Faced with a severe Balance of Payment crisis in 1991, the Indian government embarked on an economic reform programme favouring decentralisation, de-bureaucratisation and globalisation. What began as a response to an economic crisis has led to an unprecedented environmental crisis that is set to reverse the little gains made in the last three decades.
The prime objectives of the new industrial policy were to introduce liberalisation measures to integrate the Indian economy with the world economy, abolish restrictions on direct foreign investment, liberate indigenous enterprise and achieve international competitiveness.
The past 30 years can be largely summed up as a story of spectacular economic performance and rapid environmental degradation. While India may have moved from a low-income country to a middle-income one, its growth has not been ‘inclusive’. A large number of poor, marginalised and vulnerable sections of the society have been left out of the growth process.
While India may well be on the path to eradicating extreme poverty, it still lags behind in other important development indicators, especially regarding health and education. The reforms were largely in the formal sector of the economy, the agriculture and forest dependent communities did not see any reforms leading to uneven growth and unequal distribution.
In his 1991 budget speech, Finance Minister Manmohan Singh made an emphatic declaration: "We cannot deforest our way to prosperity, and we cannot pollute our way to prosperity." These were prophetic words.
Three decades later, forests nearly two-thirds the size of Haryana have been lost to encroachments (15,000 sq km) and 23,716 industrial projects (14,000 sq km), according to government data. Artificial forests cannot compensate the loss of biodiversity, as the government recently acknowledged. The increase in air and water pollution is mainly from iron, steel, cement, coal, petroleum, fertilisers, synthetic resins, plastic, artificial fibres and chemical industries — all which benefitted from the reforms.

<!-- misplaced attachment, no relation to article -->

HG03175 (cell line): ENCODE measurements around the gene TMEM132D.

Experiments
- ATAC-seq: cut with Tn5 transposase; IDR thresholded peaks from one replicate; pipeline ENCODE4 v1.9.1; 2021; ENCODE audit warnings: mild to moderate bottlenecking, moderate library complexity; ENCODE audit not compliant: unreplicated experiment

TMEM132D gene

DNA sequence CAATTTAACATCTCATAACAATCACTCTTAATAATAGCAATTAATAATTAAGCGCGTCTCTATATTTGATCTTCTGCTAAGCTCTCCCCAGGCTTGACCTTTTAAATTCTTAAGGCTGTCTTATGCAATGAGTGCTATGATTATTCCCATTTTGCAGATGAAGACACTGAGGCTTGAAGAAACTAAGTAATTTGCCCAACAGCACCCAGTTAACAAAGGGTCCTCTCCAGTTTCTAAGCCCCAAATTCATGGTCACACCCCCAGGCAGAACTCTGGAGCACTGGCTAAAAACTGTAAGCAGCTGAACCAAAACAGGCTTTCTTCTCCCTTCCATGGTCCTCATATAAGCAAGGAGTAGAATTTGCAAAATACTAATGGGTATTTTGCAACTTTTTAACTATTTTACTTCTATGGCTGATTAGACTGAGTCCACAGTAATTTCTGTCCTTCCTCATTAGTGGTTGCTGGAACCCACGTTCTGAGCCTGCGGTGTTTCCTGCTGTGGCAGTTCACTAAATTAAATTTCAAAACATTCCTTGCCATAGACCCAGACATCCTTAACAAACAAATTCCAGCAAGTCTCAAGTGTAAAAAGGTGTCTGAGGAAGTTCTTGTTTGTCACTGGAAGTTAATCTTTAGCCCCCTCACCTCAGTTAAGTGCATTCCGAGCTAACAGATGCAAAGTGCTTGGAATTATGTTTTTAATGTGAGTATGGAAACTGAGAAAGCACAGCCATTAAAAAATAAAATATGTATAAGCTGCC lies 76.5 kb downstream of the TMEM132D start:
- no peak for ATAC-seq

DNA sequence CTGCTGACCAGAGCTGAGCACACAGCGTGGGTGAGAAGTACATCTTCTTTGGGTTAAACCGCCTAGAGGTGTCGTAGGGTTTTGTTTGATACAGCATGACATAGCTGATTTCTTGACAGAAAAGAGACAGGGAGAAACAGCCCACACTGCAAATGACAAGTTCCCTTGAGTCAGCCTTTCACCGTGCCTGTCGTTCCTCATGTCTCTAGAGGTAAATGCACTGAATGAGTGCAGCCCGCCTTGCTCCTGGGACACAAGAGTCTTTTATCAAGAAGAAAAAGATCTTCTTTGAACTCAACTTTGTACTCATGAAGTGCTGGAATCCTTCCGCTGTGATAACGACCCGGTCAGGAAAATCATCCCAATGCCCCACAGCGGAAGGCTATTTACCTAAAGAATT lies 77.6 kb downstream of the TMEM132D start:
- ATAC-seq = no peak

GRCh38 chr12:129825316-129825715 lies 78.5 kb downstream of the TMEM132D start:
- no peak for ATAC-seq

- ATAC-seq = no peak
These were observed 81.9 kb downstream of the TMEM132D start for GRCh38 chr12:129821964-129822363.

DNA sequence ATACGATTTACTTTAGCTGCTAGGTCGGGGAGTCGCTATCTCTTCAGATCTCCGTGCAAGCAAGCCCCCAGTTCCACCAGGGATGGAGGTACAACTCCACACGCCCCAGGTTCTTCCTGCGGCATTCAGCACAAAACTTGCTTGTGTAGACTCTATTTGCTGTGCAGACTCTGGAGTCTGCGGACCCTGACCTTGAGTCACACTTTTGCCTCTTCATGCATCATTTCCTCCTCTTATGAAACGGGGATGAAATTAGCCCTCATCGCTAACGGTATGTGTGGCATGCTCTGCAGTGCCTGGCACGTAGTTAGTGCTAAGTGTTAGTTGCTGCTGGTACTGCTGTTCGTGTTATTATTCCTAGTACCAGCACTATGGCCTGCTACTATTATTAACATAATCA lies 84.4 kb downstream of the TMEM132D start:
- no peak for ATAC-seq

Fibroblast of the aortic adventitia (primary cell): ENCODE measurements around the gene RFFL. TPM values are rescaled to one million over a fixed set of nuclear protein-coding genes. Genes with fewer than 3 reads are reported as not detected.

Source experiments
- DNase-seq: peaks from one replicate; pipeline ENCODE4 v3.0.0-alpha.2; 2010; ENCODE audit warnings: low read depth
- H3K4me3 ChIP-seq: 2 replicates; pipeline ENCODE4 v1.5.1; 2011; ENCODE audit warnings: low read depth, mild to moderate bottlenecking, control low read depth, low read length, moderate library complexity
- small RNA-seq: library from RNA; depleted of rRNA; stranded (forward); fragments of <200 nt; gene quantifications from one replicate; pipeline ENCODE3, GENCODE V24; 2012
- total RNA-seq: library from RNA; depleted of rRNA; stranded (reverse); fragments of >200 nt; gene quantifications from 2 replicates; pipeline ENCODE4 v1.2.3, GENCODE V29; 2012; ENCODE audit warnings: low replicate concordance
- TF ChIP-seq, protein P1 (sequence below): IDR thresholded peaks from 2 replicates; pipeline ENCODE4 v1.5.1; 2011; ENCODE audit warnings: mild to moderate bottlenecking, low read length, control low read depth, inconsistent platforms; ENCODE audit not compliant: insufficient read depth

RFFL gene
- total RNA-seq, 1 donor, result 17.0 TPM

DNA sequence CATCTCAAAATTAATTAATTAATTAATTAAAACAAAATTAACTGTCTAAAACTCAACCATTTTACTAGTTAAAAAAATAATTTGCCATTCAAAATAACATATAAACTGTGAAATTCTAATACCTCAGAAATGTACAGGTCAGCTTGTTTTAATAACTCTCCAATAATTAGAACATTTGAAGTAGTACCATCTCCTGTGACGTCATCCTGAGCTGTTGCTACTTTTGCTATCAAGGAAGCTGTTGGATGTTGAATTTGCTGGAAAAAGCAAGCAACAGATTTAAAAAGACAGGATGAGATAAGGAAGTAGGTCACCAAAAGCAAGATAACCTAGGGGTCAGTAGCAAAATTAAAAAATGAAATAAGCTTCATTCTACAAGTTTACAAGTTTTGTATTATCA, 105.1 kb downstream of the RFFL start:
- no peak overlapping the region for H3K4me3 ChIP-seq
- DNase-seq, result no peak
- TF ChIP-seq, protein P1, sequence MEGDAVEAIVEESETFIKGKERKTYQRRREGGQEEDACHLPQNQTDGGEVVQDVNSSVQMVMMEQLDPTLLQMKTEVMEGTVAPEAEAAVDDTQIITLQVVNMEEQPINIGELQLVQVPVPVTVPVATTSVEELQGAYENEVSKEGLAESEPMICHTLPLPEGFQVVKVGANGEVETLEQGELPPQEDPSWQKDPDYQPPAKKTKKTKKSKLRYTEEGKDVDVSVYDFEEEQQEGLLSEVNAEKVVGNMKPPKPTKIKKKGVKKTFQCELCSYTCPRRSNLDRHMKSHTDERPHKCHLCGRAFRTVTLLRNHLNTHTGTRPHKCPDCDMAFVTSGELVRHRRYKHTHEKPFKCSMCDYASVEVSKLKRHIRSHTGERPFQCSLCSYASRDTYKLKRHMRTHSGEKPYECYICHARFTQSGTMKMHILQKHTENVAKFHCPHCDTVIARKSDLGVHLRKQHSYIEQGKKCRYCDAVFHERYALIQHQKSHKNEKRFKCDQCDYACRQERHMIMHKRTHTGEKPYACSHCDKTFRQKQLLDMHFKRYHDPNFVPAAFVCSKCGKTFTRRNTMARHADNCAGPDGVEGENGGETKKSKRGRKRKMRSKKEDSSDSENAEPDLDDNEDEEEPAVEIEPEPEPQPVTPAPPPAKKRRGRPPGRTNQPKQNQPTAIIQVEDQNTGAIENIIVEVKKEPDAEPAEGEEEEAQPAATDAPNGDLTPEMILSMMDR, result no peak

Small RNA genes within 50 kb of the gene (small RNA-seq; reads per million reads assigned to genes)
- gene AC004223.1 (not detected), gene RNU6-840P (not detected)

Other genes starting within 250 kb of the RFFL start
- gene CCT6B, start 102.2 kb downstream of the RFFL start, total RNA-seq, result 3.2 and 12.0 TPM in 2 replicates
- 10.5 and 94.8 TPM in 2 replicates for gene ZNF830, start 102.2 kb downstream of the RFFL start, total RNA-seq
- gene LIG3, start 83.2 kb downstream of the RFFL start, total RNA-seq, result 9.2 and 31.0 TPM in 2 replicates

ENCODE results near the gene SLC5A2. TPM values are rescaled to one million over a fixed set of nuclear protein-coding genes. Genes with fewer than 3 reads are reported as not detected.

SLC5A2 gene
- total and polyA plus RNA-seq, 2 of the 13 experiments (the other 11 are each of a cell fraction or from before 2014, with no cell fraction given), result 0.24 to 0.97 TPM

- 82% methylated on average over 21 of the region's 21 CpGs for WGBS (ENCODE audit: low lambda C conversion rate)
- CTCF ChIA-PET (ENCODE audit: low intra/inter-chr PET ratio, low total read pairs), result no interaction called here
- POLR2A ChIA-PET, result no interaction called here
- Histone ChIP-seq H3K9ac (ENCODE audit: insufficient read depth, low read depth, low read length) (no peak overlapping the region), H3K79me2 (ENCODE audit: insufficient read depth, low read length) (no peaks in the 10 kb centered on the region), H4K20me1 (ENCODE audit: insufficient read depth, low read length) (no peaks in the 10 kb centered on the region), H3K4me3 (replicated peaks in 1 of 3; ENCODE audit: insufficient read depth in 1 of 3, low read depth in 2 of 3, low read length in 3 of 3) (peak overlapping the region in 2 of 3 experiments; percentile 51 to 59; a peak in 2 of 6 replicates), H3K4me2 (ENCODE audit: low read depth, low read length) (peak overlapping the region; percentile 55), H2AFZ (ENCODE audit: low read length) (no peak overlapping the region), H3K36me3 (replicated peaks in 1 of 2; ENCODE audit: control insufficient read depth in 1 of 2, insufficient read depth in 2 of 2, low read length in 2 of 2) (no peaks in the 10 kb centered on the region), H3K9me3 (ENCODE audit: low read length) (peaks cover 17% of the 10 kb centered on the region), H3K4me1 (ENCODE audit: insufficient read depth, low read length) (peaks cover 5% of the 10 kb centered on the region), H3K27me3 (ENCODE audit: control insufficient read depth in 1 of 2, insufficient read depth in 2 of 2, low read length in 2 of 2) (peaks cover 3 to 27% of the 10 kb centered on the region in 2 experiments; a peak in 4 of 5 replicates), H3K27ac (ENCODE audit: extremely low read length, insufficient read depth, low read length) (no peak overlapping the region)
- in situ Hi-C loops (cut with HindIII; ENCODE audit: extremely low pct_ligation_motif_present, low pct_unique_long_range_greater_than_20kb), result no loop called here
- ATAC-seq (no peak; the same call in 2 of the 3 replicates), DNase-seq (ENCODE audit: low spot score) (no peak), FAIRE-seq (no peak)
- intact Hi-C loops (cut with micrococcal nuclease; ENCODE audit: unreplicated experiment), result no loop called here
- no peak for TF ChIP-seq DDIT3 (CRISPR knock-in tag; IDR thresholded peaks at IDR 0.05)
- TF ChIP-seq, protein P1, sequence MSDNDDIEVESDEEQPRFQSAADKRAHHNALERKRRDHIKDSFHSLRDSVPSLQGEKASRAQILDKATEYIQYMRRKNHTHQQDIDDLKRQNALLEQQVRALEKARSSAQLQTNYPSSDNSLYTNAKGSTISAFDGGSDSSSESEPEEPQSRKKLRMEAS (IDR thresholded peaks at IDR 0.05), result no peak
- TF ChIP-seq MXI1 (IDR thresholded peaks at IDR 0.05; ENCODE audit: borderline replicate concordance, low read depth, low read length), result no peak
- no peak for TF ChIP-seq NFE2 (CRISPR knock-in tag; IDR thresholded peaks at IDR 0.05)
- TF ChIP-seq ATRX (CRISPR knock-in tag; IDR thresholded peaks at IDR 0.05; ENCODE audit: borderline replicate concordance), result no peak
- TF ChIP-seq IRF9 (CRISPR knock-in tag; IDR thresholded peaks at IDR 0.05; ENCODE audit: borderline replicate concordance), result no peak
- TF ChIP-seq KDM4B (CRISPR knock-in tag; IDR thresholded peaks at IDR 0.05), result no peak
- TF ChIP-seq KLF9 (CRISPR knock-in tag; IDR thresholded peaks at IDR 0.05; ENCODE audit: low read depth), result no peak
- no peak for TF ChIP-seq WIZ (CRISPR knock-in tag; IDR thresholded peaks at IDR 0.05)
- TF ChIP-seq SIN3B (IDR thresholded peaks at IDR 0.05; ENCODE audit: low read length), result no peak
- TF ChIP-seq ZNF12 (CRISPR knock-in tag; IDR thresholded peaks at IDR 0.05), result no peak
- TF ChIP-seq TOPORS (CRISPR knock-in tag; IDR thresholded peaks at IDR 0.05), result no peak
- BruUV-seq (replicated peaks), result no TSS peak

Trade liberalisation in India systematically removed trade barriers and restrictions on foreign direct investments (FDI). As developed countries started cleaning up their environmental Act, not surprisingly most of the post-1991 FDI investments to India were higher in dirty technologies and polluting industries.
According to State of Environment Report, 2021, by the Centre for Science and Environment (CSE), of 88 major industrial clusters in India, 35 showed overall environmental degradation, 33 pointed to worsening air quality, 45 had more polluted water, and in 17 land pollution became worse.
The major greenhouse gases (GHG) added to the environment as a result of increased industrial activities include carbon monoxide (CO), carbon dioxide (CO2), methane (CH4), nitrogen oxide (NOx), nitrous monoxide (N2O) and sulphur dioxide (SO2). In a report published by Climate Watch (2018), India ranked among the world's top-five contributors to GHG.
India’s automobile industry boomed after economic liberalisation, with a host of collaborations between Indian companies and leading car manufacturers worldwide. Along with this boom there has been an increase in the levels of air pollution. Twenty-one of the world’s 30 cities with the worst air pollution are in India. Air pollution in India has caused losses of up to Rs 7 lakh-crore ($95 billion) annually, according to Confederation of Indian Industry (CII).
In India, environmental statutes, though impressive in range and coverage, are more often observed in breach than practice. Corruption, jurisdictional conflicts and lack of co-ordination among different agencies has resulted in poor enforcement. India was ranked 168th out of 180 countries in the 2020 Environmental Performance Index (EPI), according to researchers at Yale and Columbia universities.
Interestingly, it is the courts, especially the Supreme Court and the National Green Tribunal that played a pivotal role in addressing the environmental crisis unleashed by economic reforms. The orders and directions of the apex court cover a wide range of areas, whether it be air, water, solid waste or hazardous waste. But none of it is enough to address the greatest threat to India’s economy - climate change.
The World Economic Forum’s 2020 report on global risks indicates that biodiversity and climate-related risks are now widely acknowledged to be the risks with the highest likelihood and impact. India can no longer afford to have an isolated climate policy, or one that places business interests over environmental concerns — as the draft Environment Impact Assessment (EIA) Notification 2020 proposes.
Countries around the world are debating their versions of the green new deal. India must break from carbon-centric Keynesian economics and adapt to the 21st-century vision for carbon neutrality: Investments in its rural communities for forest restoration coupled with agroforestry, sustainable fisheries and horticulture, organic and low-carbon agriculture, green jobs through renewable energy, and energy-efficient green infrastructure.
It remains to be seen whether it is the government or the judiciary that acknowledge that in essence, ecology is economy. Apart from the business case, moving to an integrated ecology-economy approach is a matter of survival in an increasingly uncertain future.
Views are personal and do not represent the stand of this publication.